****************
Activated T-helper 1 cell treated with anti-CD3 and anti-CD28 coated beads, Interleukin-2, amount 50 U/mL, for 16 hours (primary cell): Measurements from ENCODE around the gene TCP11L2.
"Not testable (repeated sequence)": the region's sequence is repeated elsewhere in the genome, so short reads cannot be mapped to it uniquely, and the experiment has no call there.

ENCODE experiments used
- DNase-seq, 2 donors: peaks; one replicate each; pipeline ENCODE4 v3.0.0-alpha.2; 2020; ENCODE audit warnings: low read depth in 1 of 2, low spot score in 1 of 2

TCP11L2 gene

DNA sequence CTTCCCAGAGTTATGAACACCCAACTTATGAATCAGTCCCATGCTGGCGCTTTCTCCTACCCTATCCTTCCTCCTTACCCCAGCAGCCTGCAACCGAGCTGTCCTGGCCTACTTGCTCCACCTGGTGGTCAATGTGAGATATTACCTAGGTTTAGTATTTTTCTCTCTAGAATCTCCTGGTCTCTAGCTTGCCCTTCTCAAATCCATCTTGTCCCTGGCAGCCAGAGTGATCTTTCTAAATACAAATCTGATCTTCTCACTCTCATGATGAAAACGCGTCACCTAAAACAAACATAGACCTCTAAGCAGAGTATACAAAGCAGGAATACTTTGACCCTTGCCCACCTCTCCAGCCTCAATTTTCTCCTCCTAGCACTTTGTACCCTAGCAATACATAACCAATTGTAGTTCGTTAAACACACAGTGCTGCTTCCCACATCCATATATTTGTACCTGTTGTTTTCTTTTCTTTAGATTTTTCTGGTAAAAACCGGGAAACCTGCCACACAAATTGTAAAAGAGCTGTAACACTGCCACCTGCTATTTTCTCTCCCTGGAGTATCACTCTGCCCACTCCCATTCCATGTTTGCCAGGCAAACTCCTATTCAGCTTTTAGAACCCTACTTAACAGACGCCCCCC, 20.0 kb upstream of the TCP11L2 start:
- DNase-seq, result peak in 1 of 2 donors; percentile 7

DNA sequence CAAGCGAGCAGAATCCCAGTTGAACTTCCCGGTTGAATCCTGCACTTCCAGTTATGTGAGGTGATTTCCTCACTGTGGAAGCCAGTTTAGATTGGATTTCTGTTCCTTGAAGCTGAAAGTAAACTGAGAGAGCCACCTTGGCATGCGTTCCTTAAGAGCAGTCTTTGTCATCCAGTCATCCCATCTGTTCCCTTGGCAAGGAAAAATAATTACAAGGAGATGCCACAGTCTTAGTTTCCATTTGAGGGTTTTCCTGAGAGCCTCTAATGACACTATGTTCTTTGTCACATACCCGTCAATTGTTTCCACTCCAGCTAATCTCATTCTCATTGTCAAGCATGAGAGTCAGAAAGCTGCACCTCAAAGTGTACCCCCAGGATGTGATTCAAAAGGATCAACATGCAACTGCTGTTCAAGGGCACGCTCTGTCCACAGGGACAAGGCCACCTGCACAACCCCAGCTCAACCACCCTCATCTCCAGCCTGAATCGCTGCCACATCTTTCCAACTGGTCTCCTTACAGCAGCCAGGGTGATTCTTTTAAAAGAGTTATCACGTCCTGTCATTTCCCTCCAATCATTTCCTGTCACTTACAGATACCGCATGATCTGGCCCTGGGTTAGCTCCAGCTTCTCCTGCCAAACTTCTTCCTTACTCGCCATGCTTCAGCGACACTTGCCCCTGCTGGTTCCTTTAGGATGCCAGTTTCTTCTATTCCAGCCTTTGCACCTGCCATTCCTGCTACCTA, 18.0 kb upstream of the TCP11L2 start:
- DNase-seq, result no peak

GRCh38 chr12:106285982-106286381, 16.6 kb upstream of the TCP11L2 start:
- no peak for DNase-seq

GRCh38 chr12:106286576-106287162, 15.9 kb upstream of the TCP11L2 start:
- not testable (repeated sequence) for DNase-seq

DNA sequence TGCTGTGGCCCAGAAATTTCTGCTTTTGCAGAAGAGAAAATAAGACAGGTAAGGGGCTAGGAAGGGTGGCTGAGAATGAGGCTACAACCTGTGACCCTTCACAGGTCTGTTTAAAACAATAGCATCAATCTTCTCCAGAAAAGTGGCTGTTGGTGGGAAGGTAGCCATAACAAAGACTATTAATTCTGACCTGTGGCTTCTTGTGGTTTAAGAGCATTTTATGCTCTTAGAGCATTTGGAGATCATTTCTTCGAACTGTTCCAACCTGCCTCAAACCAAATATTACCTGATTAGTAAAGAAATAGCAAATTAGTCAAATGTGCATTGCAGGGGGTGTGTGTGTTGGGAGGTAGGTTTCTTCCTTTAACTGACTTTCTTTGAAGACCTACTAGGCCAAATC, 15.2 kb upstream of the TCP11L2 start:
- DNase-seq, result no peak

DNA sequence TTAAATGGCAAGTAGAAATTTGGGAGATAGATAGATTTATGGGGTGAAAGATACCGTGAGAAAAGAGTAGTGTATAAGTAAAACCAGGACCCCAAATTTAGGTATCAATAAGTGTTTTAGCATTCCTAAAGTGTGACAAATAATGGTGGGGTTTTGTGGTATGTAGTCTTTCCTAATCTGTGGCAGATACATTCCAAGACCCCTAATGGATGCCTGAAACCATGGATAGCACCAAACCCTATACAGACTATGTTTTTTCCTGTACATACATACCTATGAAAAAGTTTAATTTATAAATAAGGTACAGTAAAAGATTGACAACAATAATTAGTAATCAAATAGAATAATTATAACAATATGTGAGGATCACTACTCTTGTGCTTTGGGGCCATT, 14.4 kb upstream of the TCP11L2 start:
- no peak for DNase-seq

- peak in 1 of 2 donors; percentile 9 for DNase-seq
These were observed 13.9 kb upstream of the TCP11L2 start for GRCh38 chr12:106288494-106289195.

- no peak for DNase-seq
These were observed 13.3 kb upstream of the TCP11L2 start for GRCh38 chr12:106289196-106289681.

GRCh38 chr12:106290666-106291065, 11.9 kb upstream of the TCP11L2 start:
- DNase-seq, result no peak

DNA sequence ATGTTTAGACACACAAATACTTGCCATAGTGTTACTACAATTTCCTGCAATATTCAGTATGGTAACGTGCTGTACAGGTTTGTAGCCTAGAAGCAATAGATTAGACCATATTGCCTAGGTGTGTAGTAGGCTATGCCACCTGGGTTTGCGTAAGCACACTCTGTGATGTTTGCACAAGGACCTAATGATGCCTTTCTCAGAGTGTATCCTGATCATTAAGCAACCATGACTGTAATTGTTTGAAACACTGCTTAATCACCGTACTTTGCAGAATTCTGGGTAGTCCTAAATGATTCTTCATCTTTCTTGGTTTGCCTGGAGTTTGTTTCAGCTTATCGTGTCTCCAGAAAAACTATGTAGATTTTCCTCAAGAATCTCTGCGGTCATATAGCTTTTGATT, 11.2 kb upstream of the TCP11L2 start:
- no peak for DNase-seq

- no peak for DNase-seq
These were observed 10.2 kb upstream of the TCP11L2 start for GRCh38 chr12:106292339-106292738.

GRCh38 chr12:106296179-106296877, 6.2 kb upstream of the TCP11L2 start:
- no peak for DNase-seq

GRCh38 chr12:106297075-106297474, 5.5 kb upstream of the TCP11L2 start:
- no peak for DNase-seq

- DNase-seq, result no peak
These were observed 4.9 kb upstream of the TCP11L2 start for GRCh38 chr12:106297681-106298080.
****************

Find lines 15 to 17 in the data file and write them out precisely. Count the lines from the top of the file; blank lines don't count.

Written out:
- DNase-seq, result no peak

DNA sequence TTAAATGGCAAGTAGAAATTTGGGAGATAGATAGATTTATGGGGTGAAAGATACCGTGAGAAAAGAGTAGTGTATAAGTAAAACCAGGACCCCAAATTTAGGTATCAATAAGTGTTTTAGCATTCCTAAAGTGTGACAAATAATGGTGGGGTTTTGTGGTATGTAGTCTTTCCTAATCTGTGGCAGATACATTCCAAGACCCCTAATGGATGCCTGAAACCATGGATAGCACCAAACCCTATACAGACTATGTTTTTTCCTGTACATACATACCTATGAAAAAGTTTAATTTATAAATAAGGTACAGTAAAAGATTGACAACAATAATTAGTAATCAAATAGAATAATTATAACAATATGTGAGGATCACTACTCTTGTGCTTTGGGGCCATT, 14.4 kb upstream of the TCP11L2 start:
- no peak for DNase-seq